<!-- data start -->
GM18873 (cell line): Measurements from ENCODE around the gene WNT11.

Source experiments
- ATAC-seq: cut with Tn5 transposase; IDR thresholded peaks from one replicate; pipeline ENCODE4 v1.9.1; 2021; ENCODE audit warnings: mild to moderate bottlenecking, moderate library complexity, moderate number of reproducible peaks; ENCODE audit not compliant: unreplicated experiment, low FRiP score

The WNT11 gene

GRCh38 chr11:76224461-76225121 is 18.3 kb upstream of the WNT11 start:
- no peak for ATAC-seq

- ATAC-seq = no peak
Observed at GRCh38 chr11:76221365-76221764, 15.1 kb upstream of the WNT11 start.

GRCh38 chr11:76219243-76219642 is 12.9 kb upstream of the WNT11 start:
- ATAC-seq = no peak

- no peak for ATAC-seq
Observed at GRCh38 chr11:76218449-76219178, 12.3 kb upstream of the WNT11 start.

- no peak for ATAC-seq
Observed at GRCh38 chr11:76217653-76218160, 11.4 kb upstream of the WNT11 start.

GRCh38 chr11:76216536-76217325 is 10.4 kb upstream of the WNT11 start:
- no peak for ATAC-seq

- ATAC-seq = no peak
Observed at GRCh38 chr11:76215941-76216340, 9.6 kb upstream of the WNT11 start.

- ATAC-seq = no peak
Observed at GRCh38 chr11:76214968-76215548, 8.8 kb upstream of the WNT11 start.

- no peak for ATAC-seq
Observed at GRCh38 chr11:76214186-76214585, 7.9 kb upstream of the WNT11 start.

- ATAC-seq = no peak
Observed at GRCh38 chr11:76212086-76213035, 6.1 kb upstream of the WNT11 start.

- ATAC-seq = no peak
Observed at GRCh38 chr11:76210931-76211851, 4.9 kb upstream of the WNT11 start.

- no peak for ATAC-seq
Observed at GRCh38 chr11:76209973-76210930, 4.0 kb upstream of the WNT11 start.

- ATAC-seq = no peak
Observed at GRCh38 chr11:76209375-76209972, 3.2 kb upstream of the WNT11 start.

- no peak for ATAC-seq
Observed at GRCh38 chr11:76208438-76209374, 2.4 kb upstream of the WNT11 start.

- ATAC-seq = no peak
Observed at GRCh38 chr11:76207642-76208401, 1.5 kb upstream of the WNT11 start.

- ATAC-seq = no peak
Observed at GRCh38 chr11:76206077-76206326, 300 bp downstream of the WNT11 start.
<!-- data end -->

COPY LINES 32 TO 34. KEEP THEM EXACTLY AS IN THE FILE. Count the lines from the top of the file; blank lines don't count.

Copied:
Observed at GRCh38 chr11:76208438-76209374, 2.4 kb upstream of the WNT11 start.

- ATAC-seq = no peak
Observed at GRCh38 chr11:76207642-76208401, 1.5 kb upstream of the WNT11 start.